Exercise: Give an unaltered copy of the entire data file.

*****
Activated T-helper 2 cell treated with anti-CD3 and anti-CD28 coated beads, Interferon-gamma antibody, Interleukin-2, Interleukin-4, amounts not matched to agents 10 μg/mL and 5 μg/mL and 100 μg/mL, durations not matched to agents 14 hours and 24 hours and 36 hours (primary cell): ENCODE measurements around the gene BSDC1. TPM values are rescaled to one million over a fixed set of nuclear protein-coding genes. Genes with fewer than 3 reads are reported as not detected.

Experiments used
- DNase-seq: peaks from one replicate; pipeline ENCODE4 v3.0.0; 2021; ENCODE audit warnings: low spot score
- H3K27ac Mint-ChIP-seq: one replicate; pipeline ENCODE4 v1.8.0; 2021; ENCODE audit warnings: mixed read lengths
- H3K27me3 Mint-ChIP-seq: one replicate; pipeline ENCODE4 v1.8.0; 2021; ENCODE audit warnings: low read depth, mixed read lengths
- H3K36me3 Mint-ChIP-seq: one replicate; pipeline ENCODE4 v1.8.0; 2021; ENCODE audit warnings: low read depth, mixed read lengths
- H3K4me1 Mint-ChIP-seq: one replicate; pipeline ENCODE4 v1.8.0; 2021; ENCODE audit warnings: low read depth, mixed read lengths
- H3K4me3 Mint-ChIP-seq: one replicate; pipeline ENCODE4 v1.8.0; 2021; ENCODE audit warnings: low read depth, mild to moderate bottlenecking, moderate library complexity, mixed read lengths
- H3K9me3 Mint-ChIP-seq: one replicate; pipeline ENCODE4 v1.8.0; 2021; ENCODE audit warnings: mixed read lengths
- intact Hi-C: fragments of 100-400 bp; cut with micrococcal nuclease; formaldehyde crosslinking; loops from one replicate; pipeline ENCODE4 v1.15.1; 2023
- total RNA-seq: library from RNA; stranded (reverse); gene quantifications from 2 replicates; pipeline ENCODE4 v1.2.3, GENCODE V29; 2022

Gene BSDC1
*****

Activated T-helper 2 cell treated with anti-CD3 and anti-CD28 coated beads, Interferon-gamma antibody, Interleukin-2, Interleukin-4, amounts not matched to agents 10 μg/mL and 5 μg/mL and 100 μg/mL, durations not matched to agents 14 hours and 24 hours and 36 hours (primary cell): ENCODE measurements around the gene BSDC1. TPM values are rescaled to one million over a fixed set of nuclear protein-coding genes. Genes with fewer than 3 reads are reported as not detected.

Experiments used
- DNase-seq: peaks from one replicate; pipeline ENCODE4 v3.0.0; 2021; ENCODE audit warnings: low spot score
- H3K27ac Mint-ChIP-seq: one replicate; pipeline ENCODE4 v1.8.0; 2021; ENCODE audit warnings: mixed read lengths
- H3K27me3 Mint-ChIP-seq: one replicate; pipeline ENCODE4 v1.8.0; 2021; ENCODE audit warnings: low read depth, mixed read lengths
- H3K36me3 Mint-ChIP-seq: one replicate; pipeline ENCODE4 v1.8.0; 2021; ENCODE audit warnings: low read depth, mixed read lengths
- H3K4me1 Mint-ChIP-seq: one replicate; pipeline ENCODE4 v1.8.0; 2021; ENCODE audit warnings: low read depth, mixed read lengths
- H3K4me3 Mint-ChIP-seq: one replicate; pipeline ENCODE4 v1.8.0; 2021; ENCODE audit warnings: low read depth, mild to moderate bottlenecking, moderate library complexity, mixed read lengths
- H3K9me3 Mint-ChIP-seq: one replicate; pipeline ENCODE4 v1.8.0; 2021; ENCODE audit warnings: mixed read lengths
- intact Hi-C: fragments of 100-400 bp; cut with micrococcal nuclease; formaldehyde crosslinking; loops from one replicate; pipeline ENCODE4 v1.15.1; 2023
- total RNA-seq: library from RNA; stranded (reverse); gene quantifications from 2 replicates; pipeline ENCODE4 v1.2.3, GENCODE V29; 2022

Gene BSDC1